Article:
• You don’t deserve to live; you deserve to die. (Romans 6.23 For the wages of sin is death; but the gift of God is eternal life through Jesus Christ our Lord.)
  • You don’t deserve to be happy; you deserve to suffer the consequences of your sin. (Psalm 34.16 The face of the LORD is against them that do evil, to cut off the remembrance of them from the earth.)
  • Truth is what God says (read His Word), not what the world says. (John 17.17 Sanctify them through thy truth: thy word is truth.)
  • Truth is what God says (read His Word), not what your conscience tells you. (Romans 8.13 For if ye live after the flesh, ye shall die: but if ye through the Spirit do mortify the deeds of the body, ye shall live.)
  • You don’t have any goodness in you; neither does anyone else. (Psalm 14.2, 3 The LORD looked down from heaven upon the children of men, to see if there were any that did understand, and seek God. They are all gone aside, they are all together become filthy: there is none that doeth good, no, not one.)
  • There is no way you can go to Heaven without Jesus. (John 14.6 Jesus saith unto him, I am the way, the truth, and the life: no man cometh unto the Father, but by me.)
  • You don’t have any good works in you; nobody has any good works in them. (John 15.5 I am the vine, ye are the branches: He that abideth in me, and I in him, the same bringeth forth much fruit: for without me ye can do nothing.)
  • God created evil. (Isaiah 45.7 I form the light, and create darkness: I make peace, and create evil: I the LORD do all these things. Proverbs 16.4 The LORD hath made all things for himself: yea, even the wicked for the day of evil. Colossians 1.16 For by him were all things created, that are in heaven, and that are in earth, visible and invisible, whether they be thrones, or dominions, or principalities, or powers: all things were created by him, and for him.)

Those truths are what we are in and of ourselves: nothing, evil, dead, wrong, lost.

EVERYBODY IS! We cannot expect other people to be any better than what we are. We can expect that we hurt other people, and other people hurt us – really, really badly.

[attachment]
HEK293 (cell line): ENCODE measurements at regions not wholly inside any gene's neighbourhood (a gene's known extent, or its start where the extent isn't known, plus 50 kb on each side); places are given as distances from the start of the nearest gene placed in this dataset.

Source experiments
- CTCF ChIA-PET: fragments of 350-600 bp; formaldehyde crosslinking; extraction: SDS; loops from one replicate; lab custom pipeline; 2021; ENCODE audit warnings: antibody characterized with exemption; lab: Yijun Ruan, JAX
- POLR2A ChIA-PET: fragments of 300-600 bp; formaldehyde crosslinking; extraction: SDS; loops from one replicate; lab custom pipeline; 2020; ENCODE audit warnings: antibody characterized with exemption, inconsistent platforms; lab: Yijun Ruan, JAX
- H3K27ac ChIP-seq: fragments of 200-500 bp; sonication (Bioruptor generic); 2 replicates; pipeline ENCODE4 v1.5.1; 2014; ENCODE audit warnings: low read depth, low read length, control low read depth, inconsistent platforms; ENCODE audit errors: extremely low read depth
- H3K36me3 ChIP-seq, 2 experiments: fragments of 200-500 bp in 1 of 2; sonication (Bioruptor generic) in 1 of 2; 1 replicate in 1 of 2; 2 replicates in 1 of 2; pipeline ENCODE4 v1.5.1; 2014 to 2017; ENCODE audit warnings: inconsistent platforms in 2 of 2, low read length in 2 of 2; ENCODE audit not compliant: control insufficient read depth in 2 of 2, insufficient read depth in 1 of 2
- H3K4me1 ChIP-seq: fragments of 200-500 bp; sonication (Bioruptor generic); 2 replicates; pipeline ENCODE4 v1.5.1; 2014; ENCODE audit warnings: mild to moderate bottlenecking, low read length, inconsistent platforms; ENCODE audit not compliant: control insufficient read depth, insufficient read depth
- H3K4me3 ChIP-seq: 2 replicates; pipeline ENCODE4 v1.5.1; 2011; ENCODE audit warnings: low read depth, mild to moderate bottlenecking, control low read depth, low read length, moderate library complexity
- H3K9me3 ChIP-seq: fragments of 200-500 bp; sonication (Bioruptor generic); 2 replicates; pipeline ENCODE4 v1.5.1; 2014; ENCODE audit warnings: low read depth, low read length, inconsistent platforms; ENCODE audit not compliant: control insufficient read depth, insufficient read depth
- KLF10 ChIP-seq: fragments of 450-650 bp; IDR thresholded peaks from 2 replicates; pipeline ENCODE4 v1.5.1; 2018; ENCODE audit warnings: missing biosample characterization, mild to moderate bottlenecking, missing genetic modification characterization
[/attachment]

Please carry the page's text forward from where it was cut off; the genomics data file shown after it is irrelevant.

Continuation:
Disappointment, disgust, disapproval, disillusionment, disrespect, bitterness, jealousy, hurt feelings – all these come from expectations.

But look!

The truth is, we must set our eyes on Jesus, the Author and Finisher of our faith (Hebrews 12.2); the Perfecter of who we are and who we can become.

Also true:

  • God created us in love (Jeremiah 31.1 I have loved you with an everlasting love; therefore I have drawn you with loving devotion.)
  • God redeems. (Isaiah 44.24 the LORD, thy redeemer… he that formed thee from the womb, I am the LORD that maketh all things; that stretcheth forth the heavens alone; that spreadeth abroad the earth by myself)
  • God will guide you into truth (John 16.13 … when he, the Spirit of truth, is come, he will guide you into all truth…)
  • He cherishes you. He is powerful and can save you. (Zephaniah 3.17 The LORD thy God in the midst of thee is mighty; he will save, he will rejoice over thee with joy; he will rest in his love, he will joy over thee with singing.)
  • God gives us hope. (Isaiah 44.22 I have blotted out, as a thick cloud, thy transgressions, and, as a cloud, thy sins: return unto me; for I have redeemed thee.)

God says we are loveable, cherished, special, and made in His image. Through Christ, we are redeemed, worthy, righteous, and alive.

When I go to movies, I try to set my expectations to zero. If I have low expectations, then I can be pleasantly surprised (maybe) with how it turns out.

We can similarly set our expectations when dealing with people. Are we to set them at zero, expect the worst from everyone? There is no set pattern. God doesn’t work that way. Set your heart and mind on God. See what He says. But do remember that we are all fallen – ALL of us. Forgive. Give grace. God’s grace.